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Shooting on the moors

£ POA

REF
374768
Height
75.3 cm (29 3/4")
Width
121.2 cm (47 3/4")
Framed Height
102 cm (40 1/4")
Framed Width
147.8 cm (58 1/4")
Oil on canvas, signed

James Hardy Jnr was the son of the London landscape and portrait painter James Hardy. One of six children, his youngest brother Heywood (1842-1933) also became an artist achieving popularity for his sporting pictures, equestrian portraits and coaching scenes. Their father had originally been a musician and three uncles also played in the Royal Private Band of Music. One of these uncles, William Hardy, was the conductor of Queen Adelaide’s Private Band and his son, Frederick Daniel Hardy, (1826-1911) became a noted painter of genre subjects and a key member of the Cranbrook Colony, a group of artists which also included Augustus E Mulready, George Bernard O’Neill and Thomas Webster.

James Hardy Jnr was born in Chichester but the family moved to Bath when the children were young. He spent most of his adult life in Bristol sending his exhibits to the London venues from addresses in St Michael’s and Bedford Villa in Terrell Street but from 1871to 1875 paintings were sent from Gloucester Crescent in Regent’s Park and then from 1884-6 from North Finchley, London.

He painted both in oils and watercolour and is best known today for his skillfully executed pictures of dead game. These were often an integral part of a broader composition which could include a gillie and ponies or sporting dogs on the shooting moors with the day`s bag at their feet. He would often group three sporting dogs together and paid particular attention to the depiction of the dead game, demonstrating excellent technical prowess. Titles of exhibited works of this type include: Young gillie with setters and dead game; Highland Gillie; Setters and Scotch Game and Dead Grouse, subjects that were eagerly sort after in the wake of the fame of Sir Edwin Landseer and his Balmoral association and this helped to popularise Hardy’s work in his lifetime.

The game pictures formed the preponderance of his work but he also produced rustic genre, some portraits and a few hunting scenes. Feeding the Rabbits; Blackberrying; The Poacher; Cockle Gatherers returning; The Hedger’s Dinner; The Entomologist; The Monkey’s Court and In the Wheatfield are examples of some of the paintings exhibited which demonstrate his range.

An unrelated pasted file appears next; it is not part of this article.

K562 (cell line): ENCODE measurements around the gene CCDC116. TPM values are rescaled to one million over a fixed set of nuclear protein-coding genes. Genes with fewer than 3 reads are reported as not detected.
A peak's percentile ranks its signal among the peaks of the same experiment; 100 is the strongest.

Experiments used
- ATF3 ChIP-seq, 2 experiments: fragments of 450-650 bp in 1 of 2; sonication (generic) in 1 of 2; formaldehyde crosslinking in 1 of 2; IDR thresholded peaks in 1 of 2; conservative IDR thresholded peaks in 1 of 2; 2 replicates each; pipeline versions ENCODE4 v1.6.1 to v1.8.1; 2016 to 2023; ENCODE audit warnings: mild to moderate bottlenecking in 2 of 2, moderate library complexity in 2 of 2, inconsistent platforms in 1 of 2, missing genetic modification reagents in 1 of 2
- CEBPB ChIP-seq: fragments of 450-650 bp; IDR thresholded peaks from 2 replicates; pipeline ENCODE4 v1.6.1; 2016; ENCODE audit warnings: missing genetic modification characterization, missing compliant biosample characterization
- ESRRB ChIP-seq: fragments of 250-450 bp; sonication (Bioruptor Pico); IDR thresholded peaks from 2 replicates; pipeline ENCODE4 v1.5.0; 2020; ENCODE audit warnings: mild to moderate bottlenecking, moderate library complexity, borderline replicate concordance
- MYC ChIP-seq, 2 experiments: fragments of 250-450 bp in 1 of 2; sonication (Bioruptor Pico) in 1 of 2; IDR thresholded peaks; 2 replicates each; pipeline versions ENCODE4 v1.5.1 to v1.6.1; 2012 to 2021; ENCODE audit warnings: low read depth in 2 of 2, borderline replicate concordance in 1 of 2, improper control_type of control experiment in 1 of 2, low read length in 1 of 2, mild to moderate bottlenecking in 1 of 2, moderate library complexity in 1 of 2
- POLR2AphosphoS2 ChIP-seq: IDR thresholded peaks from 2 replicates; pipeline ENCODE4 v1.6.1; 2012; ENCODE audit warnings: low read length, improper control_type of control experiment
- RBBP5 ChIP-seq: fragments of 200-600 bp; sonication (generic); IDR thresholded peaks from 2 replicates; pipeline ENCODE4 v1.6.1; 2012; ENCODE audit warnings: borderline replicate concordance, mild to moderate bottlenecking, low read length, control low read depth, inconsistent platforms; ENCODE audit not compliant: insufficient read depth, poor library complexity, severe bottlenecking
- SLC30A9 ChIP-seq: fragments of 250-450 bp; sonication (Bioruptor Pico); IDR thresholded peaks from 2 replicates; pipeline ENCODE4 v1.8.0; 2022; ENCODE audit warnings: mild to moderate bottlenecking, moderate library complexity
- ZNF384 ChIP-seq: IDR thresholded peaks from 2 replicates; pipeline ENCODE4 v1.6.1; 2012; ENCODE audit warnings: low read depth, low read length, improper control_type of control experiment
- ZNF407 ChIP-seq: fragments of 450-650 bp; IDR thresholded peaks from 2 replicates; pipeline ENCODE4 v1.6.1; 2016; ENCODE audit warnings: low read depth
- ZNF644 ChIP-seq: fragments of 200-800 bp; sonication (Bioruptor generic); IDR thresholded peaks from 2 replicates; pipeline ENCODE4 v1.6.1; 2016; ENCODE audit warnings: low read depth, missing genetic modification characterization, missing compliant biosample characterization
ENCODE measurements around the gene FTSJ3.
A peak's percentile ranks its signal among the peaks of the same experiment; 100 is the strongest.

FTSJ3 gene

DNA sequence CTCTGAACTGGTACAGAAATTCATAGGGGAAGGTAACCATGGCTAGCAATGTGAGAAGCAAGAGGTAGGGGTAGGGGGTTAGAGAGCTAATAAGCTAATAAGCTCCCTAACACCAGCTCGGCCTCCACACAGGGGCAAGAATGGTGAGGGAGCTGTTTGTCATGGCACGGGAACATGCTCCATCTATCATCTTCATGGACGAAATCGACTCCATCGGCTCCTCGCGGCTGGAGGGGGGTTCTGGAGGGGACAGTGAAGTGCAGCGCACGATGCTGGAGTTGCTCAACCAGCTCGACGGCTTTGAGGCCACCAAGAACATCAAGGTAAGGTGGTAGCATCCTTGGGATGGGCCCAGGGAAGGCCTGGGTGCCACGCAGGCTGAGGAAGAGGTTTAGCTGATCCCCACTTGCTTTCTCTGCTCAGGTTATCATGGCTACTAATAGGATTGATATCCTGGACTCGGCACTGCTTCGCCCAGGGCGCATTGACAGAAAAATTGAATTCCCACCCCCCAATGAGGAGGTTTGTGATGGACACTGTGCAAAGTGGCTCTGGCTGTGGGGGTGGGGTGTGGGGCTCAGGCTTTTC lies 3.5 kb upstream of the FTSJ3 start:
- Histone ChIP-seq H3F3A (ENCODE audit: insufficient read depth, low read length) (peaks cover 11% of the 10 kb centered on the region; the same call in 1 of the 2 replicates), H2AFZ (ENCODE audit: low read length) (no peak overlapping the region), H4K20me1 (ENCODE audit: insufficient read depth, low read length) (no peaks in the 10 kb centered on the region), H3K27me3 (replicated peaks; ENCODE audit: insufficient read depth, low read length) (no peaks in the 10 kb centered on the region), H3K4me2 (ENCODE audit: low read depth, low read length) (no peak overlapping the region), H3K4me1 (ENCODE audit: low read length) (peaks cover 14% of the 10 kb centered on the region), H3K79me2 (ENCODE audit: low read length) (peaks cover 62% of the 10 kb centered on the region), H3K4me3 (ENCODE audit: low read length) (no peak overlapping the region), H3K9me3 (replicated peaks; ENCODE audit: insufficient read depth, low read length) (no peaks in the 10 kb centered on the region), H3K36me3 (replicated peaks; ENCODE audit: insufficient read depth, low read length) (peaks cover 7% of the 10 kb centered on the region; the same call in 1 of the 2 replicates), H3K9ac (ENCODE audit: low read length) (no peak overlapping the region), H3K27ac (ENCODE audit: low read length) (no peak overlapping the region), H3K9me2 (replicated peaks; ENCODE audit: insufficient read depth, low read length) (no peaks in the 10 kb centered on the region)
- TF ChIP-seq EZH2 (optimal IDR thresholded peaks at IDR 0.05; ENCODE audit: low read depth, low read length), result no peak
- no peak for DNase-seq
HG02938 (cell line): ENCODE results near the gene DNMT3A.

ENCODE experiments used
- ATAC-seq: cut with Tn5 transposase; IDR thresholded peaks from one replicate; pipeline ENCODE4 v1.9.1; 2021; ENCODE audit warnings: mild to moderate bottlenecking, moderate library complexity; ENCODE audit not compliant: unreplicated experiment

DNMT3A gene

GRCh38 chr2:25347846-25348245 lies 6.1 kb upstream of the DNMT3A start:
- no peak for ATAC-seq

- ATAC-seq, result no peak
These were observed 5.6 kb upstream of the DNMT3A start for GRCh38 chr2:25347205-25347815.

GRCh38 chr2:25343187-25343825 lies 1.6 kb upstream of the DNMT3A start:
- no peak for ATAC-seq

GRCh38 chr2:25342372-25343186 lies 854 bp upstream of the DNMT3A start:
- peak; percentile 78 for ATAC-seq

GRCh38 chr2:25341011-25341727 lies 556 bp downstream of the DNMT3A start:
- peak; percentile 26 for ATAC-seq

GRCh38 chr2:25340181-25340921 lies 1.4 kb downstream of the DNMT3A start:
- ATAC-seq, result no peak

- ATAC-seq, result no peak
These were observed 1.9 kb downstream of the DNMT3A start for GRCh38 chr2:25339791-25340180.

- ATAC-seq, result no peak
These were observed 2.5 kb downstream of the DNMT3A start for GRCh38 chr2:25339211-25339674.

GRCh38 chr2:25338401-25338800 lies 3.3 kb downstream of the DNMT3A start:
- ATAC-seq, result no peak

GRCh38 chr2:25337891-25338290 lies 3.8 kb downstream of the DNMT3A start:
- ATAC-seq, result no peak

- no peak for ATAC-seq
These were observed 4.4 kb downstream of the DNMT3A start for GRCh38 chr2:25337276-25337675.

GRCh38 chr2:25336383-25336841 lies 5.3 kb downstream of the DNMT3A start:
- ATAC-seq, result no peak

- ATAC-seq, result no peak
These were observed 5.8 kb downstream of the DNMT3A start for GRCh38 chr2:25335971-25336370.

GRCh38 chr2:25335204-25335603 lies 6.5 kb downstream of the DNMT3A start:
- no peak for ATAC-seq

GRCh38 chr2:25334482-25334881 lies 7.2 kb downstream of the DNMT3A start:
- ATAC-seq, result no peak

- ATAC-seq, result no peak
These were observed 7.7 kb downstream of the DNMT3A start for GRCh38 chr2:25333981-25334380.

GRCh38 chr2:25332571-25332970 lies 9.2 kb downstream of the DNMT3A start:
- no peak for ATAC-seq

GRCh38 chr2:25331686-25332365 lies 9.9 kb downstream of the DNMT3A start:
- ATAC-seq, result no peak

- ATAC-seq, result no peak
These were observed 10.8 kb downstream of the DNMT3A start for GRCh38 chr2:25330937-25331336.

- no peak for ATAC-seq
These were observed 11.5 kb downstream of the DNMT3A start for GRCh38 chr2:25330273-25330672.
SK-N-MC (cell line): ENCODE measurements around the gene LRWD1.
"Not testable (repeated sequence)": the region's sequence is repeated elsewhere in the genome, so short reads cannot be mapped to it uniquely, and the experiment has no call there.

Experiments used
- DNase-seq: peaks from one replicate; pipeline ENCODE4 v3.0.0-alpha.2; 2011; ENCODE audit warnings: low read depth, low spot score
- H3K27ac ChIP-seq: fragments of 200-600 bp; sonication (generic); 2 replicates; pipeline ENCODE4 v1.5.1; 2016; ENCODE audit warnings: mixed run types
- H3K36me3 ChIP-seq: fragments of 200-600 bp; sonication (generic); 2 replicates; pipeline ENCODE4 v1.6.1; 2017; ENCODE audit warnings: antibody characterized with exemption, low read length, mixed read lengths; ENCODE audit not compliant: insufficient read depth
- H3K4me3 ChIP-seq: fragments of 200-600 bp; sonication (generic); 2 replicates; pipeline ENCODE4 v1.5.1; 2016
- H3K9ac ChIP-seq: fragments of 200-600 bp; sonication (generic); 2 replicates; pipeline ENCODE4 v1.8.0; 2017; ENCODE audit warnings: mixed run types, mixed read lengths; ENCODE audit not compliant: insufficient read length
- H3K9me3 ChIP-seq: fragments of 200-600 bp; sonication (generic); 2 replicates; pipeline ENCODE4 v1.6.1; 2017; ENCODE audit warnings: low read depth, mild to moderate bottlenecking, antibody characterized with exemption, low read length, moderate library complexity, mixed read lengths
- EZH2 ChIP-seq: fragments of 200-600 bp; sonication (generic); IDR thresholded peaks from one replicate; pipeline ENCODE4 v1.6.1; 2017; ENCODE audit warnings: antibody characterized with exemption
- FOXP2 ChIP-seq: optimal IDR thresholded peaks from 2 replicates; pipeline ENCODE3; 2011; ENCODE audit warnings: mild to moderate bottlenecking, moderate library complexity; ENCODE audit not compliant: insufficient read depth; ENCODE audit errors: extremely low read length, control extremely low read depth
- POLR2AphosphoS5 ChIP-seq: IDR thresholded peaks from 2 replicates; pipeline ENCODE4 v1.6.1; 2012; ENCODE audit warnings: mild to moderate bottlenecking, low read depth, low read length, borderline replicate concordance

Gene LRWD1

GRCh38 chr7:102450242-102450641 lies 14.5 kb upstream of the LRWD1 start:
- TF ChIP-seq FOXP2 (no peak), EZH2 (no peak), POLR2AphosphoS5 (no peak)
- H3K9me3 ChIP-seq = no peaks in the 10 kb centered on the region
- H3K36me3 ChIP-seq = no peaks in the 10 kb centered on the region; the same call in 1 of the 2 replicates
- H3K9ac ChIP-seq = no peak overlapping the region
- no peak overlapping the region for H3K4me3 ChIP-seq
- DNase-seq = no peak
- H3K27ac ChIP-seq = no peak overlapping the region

He exhibited one hundred and nineteen paintings in public exhibitions including nine at the Royal Academy, forty-six at the Royal Society of British Artists and twenty-eight at the New Watercolour Society (originally known as The Royal Institute of Painters in Watercolour) and he was elected a full member of this last body in 1877.

James Hardy helped with the development of the career of his brother Heywood by lending him the money to travel to Paris in order to study and the latter entered the school at Beaux Arts in 1864.

Christie’s held a sale of his work on 9th March 1878 and a further one after his death on 4th April 1889. Examples of his work can be seen in: Bury Art Museum; Royal Holloway, University of London; Stockport Heritage Services; West Park Museum in Macclesfield; Ulster Museum; Royal Hospitals, Belfast; Wisbech and Fenland Museum.


Bibliography: Dictionary of Victorian Painters – Christopher Wood
Dictionary of British Animal Painters – Colonel J C Wood
Dictionary of British Sporting Painters – Sydney H Pavière
Sporting Art in Britain – British Sporting Art Trust
British Watercolour Artists up to 1920 – H L Mallalieu
Dog Painting 1840 -1940 – William Secord
Dog Painting, the European Breeds - William Secord
Dictionary of British Bird Painters – Frank Lewis
Height
75.3 cm (29 3/4")
Width
121.2 cm (47 3/4")
Framed Height
102 cm (40 1/4")
Framed Width
147.8 cm (58 1/4")
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